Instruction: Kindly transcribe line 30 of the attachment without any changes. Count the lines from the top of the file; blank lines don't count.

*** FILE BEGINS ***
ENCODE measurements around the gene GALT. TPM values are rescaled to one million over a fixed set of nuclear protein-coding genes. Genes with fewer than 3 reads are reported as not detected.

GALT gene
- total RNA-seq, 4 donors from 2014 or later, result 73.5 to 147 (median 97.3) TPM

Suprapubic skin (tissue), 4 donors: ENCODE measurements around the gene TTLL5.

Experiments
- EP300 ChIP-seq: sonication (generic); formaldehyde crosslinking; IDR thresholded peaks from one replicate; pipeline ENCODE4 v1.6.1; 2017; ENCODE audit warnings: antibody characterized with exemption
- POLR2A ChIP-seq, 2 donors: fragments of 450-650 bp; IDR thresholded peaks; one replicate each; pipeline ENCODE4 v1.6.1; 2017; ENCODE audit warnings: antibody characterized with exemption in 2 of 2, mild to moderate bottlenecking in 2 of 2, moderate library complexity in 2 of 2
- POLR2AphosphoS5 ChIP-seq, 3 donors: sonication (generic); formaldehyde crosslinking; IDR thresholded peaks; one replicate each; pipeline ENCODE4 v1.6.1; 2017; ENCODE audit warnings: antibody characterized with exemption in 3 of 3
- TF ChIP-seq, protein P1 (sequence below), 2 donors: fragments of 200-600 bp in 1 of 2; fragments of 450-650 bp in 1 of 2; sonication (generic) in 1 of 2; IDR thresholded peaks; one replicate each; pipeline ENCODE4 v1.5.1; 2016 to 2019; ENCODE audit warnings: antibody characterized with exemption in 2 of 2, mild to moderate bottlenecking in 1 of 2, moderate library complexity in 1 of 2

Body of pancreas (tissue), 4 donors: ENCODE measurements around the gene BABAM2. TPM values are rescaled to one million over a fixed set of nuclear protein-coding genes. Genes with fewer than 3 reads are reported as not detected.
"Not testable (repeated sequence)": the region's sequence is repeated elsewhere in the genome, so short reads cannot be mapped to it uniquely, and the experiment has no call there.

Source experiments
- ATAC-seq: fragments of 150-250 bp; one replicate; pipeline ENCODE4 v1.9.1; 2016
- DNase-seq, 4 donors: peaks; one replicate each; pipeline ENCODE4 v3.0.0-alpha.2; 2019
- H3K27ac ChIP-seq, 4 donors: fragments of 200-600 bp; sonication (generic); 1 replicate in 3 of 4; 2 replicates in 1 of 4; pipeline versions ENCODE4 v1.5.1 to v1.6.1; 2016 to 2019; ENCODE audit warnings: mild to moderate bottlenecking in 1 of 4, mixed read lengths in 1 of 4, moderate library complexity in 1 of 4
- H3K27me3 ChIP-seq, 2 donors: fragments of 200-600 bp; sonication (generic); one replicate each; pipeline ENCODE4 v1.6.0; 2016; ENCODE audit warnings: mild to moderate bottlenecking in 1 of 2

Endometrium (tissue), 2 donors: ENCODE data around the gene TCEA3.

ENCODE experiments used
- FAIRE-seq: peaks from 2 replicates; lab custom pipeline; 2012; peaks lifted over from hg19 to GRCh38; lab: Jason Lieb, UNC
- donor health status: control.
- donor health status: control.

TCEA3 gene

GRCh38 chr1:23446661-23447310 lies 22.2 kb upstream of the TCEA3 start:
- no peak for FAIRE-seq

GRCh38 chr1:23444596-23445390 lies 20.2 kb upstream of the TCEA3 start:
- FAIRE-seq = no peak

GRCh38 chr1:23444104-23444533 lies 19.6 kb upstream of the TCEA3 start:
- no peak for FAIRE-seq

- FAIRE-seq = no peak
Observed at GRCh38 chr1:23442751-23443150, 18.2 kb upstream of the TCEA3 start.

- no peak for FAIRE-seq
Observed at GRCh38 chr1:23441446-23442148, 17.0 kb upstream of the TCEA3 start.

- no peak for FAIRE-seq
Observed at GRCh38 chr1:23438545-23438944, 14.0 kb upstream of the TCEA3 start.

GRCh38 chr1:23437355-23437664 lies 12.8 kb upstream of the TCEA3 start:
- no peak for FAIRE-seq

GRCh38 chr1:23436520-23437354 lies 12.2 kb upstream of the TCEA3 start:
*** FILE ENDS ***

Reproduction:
Observed at GRCh38 chr1:23442751-23443150, 18.2 kb upstream of the TCEA3 start.